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The Legality of European Central Bank's Sovereign Bond Purchases

Written by  Armin Steinbach

The European Central Bank’s (ECB) bond purchase program—possibly the most effective anti-crisis tool yet—is compatible with EU law. Both the European Court of Justice  (ECJ) and the German Federal Constitutional Court  (BVerfG) have recently found the European Stability Mechanism (ESM) to be lawful and have thus solved one of the most controversial issues surrounding EU crisis management in recent years. The legality of the ECB’s bond purchases has been challenged before the ECJ and the BVerfG in distinct proceedings. While the European Court of First Instance  has dismissed the action for annulment based on admissibility reasons, the BVerfG has, for the first time in history, referred the case to the ECJ. The ECJ will now rule on the program’s compatibility with EU law and then return the case to the German court. This Article argues that the ECB bond purchase program is compatible with EU law because it is founded on monetary policy. Furthermore, the ECJ is likely to exercise judicial restraint based on precedent, and the amount of discretion afforded to the ECB in pursuing its mandate.

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None of the instruments used to solve the debt crisis in recent years—bilateral loans, the European Financial Stability Facility (EFSF), or the ESM—have had as long lasting and as sustainable an effect on the European Union’s financial stability as the decision of the ECB Governing Council of September 6, 2012 to enter conditional bond purchases. The ECB’s Outright Monetary Transactions (OMT) program implies the ECB’s readiness to buy, without limitation, bonds of those countries that have subjected themselves to a credit line under the EFSF or ESM. The bond spreads of crisis countries have declined sharply and were not adversely affected by the turbulence surrounding the most recent rescue package for Cyprus demonstrating the OMT’s effectiveness as an anti-crisis tool. More than 5,000 applicants based in Germany filed a class action suit with the ECJ on November 11, 2012, aiming to annul the decision of the ECB Governing Council. The Court of First Instance dismissed the action as inadmissible because the claimants did not meet the restrictive conditions that require direct concern of the measures at stake. In the proceedings, the BVerfG, refrained from rendering a final judgment but expressed its view that the bond purchases might be in violation of EU law and referred the case to the ECJ because only the ECJ is permitted to rule on the compatibility of a measure with EU law. The BVerfG’s decision has launched a “ping-pong game” between the two courts: The ECJ will now have to address the legality of bond purchases in a preliminary ruling. Subsequently, the case will be returned to the BVerfG for the final judgment.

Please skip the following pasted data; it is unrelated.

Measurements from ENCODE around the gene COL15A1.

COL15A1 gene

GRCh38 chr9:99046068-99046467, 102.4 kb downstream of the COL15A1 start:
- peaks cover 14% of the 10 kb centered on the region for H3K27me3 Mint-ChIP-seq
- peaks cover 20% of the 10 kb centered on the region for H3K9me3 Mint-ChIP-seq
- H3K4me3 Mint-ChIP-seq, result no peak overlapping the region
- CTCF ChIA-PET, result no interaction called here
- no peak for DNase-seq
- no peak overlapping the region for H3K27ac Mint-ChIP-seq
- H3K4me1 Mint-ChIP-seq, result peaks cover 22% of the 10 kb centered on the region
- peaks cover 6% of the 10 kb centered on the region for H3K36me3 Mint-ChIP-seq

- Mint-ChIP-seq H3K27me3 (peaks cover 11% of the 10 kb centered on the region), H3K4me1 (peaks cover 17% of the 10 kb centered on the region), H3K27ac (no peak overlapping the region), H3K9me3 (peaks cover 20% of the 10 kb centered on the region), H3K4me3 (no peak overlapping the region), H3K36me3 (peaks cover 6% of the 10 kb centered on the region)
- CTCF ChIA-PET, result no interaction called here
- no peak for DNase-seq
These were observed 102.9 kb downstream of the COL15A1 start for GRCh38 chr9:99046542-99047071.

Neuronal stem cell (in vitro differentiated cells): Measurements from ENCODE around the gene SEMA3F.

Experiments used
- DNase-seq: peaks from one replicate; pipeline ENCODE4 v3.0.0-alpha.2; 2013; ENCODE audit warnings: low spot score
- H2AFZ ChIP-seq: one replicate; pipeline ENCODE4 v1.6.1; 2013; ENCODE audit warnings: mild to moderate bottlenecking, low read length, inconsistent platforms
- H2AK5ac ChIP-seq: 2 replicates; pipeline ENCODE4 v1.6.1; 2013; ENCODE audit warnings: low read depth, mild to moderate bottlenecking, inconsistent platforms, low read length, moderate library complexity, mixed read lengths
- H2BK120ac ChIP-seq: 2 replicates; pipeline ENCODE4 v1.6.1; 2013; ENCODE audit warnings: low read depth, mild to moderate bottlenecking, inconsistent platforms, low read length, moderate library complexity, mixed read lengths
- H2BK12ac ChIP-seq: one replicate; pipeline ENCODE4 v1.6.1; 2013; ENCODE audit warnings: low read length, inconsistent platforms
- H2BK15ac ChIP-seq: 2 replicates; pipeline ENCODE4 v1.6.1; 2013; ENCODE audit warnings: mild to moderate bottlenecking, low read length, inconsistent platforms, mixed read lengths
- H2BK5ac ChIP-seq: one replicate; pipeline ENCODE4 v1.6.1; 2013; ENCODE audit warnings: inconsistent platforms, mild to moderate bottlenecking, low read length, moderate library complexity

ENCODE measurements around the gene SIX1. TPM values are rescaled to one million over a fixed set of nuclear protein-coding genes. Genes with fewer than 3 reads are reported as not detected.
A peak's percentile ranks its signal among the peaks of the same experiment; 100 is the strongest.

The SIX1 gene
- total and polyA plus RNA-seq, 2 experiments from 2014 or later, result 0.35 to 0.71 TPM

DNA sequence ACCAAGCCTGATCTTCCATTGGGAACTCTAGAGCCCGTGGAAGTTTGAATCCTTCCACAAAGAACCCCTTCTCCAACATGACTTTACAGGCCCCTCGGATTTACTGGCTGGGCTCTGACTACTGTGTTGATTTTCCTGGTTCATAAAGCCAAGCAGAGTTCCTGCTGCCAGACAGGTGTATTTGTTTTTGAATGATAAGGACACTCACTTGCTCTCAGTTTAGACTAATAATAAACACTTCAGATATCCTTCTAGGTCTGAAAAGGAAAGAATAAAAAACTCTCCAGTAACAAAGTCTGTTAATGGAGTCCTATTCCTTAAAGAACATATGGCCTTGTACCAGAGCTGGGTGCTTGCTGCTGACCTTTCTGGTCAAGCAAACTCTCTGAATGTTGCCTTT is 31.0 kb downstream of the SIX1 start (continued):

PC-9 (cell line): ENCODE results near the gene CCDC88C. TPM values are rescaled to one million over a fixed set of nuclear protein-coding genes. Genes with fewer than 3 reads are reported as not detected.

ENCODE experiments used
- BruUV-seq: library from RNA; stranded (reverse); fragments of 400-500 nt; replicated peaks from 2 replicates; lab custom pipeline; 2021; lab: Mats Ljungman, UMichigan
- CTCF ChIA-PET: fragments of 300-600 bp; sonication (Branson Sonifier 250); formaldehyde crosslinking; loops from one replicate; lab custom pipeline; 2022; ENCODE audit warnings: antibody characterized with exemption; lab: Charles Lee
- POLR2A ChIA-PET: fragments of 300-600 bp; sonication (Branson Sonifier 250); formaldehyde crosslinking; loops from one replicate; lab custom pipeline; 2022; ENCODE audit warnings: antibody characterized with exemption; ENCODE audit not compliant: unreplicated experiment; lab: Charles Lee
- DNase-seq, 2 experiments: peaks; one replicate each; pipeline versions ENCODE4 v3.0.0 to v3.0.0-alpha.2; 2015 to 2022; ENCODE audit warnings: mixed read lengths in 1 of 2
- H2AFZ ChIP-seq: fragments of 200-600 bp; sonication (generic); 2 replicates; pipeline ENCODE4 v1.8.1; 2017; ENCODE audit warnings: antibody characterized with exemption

Read full article (PDF file 148 KB)